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ERIC Number: ED553674
Record Type: Non-Journal
Publication Date: 2013
Pages: 121
Abstractor: As Provided
Reference Count: N/A
ISBN: 978-1-3030-9640-2
The Cognitive and Neural Basis of Language Learning: Investigations in Typical and Autistic Populations
Johnson, Matt A.
ProQuest LLC, Ph.D. Dissertation, Princeton University
This dissertation will focus on the processing and learning of abstract, phrasal argument structure constructions. Chapter 1 provides the theoretical framework for abstract constructions, and illustrates the importance of such representations in speakers' linguistic knowledge. Chapter 2 reviews the evidence for meaning being associated with abstract phrasal forms, including experiment 1, which supports the idea that constructional meaning is accessed online and automatically. The dissertation then focuses on how these stable representations are initially learned. This will focus on two avenues of research, which explore this issue in two different ways. First, chapter 3 will discuss the neural mechanisms that contribute to construction learning. This chapter will present evidence from two neuroimaging studies (experiments 2 and 3) - the first scientific investigations that probe the neuroscientific basis of abstract construction learning. These findings will be discussed in detail; they suggest that construction learning may rely heavily on a largely domain general learning system, including a prediction based mechanism. We also find that such abstract learning may alleviate low level visual processing in previously unexplored ways. Next, chapter 4 reports research on construction learning in children with autism. This will include behavioral work (experiment 4) suggesting that children have difficulty learning abstract constructions, and discuss the implications of this finding. The chapter closes with final thoughts on our current understanding of language delay in autism, which includes both social and cognitive factors. Overall this dissertation report provides several novel insights into the learning and processing of abstract phrasal correspondences, and will argue that they are 1) a crucial element of our linguistic knowledge, allowing language to be used flexibly 2) are accessed quickly and implicitly during online sentence comprehension 3) are likely learned at least in part on the basis of a prediction-based, domain general learning mechanism, by generalizing over discrete pairings of form and function, and 4) require a type of learning which the (locally biased) cognitive style of autism is ill-suited for. [The dissertation citations contained here are published with the permission of ProQuest LLC. Further reproduction is prohibited without permission. Copies of dissertations may be obtained by Telephone (800) 1-800-521-0600. Web page:]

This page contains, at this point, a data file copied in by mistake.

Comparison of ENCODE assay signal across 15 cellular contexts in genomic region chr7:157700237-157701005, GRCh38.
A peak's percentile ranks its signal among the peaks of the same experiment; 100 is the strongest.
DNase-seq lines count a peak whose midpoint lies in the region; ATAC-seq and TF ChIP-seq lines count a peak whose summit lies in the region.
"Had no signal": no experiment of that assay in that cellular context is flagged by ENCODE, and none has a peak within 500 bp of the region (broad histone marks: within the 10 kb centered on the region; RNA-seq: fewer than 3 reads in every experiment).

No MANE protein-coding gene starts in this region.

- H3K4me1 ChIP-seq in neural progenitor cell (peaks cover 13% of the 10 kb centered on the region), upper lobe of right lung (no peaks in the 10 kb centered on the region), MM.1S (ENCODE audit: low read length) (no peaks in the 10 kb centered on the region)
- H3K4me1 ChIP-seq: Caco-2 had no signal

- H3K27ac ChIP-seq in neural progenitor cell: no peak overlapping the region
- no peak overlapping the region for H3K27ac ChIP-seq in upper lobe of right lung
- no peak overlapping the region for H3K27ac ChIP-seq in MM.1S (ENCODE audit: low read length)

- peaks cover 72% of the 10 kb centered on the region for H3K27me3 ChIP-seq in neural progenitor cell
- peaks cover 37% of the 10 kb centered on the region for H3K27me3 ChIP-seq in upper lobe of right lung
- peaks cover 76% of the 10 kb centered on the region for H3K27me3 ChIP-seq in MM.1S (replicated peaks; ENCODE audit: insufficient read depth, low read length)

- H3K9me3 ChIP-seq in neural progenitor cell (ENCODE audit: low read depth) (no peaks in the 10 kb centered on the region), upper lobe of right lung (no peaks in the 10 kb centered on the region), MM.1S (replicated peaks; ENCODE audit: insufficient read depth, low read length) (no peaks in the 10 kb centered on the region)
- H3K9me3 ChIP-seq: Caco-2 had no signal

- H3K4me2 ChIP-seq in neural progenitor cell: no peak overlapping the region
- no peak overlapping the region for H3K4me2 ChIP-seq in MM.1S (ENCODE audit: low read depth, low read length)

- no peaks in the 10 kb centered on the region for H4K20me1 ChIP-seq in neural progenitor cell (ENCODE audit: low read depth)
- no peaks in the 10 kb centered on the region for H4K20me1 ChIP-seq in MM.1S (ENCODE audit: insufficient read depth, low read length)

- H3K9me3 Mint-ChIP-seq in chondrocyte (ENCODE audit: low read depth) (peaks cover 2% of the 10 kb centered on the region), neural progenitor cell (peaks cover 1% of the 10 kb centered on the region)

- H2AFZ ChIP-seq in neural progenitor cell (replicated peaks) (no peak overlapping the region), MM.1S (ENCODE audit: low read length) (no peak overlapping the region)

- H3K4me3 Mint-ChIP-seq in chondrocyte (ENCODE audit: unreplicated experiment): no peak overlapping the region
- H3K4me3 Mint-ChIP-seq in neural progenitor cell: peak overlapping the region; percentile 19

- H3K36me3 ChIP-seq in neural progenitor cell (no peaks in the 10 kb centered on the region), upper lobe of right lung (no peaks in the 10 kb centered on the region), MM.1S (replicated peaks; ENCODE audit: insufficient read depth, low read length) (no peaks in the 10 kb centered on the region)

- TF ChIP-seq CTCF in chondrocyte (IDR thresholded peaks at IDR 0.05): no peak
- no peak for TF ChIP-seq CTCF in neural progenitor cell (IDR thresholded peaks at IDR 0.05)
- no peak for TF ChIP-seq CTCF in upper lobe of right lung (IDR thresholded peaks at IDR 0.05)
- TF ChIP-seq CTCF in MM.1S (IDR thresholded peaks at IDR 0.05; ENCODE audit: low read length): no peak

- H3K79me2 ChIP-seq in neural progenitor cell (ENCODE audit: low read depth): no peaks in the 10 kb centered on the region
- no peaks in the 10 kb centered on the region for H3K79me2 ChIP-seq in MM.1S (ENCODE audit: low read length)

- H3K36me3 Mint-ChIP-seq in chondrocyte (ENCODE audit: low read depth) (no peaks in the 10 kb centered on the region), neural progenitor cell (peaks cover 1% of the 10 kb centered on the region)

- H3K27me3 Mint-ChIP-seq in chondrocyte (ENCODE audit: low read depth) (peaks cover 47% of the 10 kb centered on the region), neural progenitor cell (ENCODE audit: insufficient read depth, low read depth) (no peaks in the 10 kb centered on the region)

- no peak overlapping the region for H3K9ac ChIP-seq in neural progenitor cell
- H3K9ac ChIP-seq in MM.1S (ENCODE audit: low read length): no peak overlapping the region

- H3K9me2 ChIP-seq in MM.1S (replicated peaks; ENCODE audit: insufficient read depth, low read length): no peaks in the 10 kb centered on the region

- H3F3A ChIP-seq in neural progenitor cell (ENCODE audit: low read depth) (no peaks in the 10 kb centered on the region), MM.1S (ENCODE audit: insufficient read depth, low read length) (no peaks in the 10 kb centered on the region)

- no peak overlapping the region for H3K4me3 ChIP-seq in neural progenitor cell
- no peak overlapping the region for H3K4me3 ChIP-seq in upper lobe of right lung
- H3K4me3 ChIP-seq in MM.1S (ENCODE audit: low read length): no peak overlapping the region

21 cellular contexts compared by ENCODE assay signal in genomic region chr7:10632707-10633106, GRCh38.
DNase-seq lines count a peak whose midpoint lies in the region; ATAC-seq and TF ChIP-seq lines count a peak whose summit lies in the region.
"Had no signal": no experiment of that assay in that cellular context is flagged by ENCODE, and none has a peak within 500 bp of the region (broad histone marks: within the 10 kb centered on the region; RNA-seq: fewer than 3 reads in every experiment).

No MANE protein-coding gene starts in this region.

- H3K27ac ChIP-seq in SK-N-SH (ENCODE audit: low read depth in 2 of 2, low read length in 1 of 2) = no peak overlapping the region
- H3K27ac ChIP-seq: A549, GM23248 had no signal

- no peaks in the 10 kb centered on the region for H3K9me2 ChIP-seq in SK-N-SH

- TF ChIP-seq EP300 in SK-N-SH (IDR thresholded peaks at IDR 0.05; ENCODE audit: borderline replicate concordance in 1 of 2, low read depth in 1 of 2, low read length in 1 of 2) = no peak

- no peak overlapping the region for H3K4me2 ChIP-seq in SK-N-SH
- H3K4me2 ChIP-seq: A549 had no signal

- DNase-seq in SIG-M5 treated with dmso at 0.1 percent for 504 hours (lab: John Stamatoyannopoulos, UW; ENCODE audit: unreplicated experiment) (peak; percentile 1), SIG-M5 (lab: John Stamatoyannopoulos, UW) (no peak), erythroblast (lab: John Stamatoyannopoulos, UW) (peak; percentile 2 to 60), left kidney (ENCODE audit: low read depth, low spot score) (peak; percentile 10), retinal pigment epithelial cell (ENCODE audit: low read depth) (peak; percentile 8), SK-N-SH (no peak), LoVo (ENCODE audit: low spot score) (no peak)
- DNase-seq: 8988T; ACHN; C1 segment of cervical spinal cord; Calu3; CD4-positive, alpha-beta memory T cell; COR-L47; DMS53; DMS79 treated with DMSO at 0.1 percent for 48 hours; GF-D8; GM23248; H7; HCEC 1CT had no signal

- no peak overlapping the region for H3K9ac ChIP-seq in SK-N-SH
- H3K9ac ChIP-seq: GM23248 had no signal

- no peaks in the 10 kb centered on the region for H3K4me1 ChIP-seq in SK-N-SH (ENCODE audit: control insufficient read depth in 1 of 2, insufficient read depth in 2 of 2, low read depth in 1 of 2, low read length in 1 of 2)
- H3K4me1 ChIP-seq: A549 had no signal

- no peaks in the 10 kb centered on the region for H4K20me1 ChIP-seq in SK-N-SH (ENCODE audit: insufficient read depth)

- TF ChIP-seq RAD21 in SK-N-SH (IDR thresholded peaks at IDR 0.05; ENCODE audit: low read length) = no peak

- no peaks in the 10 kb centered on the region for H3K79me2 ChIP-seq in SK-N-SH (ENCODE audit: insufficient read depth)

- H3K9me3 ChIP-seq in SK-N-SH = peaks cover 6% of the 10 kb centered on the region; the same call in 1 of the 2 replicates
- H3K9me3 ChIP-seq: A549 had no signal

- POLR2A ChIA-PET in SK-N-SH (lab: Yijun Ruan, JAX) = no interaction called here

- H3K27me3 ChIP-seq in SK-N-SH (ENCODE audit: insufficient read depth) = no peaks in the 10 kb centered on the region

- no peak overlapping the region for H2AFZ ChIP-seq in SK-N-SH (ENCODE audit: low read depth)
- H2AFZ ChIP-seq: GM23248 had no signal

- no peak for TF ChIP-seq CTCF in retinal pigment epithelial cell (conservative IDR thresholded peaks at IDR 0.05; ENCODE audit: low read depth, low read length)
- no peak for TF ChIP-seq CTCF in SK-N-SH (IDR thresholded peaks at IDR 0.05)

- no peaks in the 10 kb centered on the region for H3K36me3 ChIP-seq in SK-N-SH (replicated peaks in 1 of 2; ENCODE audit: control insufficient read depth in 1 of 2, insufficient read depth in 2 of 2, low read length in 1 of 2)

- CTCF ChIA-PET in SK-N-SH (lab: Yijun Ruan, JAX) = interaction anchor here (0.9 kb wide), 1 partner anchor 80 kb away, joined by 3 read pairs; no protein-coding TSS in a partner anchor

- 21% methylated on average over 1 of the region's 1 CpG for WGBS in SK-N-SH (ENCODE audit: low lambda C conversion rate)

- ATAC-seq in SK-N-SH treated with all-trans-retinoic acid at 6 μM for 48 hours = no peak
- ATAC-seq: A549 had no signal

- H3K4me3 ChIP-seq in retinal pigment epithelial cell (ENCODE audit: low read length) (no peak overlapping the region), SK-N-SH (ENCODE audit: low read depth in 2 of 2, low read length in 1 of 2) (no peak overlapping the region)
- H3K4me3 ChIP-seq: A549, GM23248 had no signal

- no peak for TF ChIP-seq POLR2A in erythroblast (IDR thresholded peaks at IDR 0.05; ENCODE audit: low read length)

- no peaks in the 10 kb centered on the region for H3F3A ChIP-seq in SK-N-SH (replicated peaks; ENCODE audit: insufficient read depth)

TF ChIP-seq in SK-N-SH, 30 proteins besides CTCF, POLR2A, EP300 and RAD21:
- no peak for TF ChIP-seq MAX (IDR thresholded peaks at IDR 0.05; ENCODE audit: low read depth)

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Publication Type: Dissertations/Theses - Doctoral Dissertations
Education Level: N/A
Audience: N/A
Language: English
Sponsor: N/A
Authoring Institution: N/A